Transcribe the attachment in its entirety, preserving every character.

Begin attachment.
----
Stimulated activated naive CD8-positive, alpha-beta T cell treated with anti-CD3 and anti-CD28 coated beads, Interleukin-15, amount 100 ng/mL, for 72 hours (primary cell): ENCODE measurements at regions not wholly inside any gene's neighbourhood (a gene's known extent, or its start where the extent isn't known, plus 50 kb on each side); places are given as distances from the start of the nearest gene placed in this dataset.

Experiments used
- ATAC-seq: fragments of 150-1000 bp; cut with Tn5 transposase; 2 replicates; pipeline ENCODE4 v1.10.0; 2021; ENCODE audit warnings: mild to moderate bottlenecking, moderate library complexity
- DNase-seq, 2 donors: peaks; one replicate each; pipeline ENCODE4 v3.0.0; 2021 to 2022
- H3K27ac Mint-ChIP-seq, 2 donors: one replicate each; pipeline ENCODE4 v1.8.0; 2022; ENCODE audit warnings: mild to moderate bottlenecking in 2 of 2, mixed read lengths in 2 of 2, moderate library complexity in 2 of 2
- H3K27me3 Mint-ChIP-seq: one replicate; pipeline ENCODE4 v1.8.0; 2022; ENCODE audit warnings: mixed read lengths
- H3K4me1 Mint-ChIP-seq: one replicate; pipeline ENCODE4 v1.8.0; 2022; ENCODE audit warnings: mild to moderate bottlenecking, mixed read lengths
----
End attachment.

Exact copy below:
Stimulated activated naive CD8-positive, alpha-beta T cell treated with anti-CD3 and anti-CD28 coated beads, Interleukin-15, amount 100 ng/mL, for 72 hours (primary cell): ENCODE measurements at regions not wholly inside any gene's neighbourhood (a gene's known extent, or its start where the extent isn't known, plus 50 kb on each side); places are given as distances from the start of the nearest gene placed in this dataset.

Experiments used
- ATAC-seq: fragments of 150-1000 bp; cut with Tn5 transposase; 2 replicates; pipeline ENCODE4 v1.10.0; 2021; ENCODE audit warnings: mild to moderate bottlenecking, moderate library complexity
- DNase-seq, 2 donors: peaks; one replicate each; pipeline ENCODE4 v3.0.0; 2021 to 2022
- H3K27ac Mint-ChIP-seq, 2 donors: one replicate each; pipeline ENCODE4 v1.8.0; 2022; ENCODE audit warnings: mild to moderate bottlenecking in 2 of 2, mixed read lengths in 2 of 2, moderate library complexity in 2 of 2
- H3K27me3 Mint-ChIP-seq: one replicate; pipeline ENCODE4 v1.8.0; 2022; ENCODE audit warnings: mixed read lengths
- H3K4me1 Mint-ChIP-seq: one replicate; pipeline ENCODE4 v1.8.0; 2022; ENCODE audit warnings: mild to moderate bottlenecking, mixed read lengths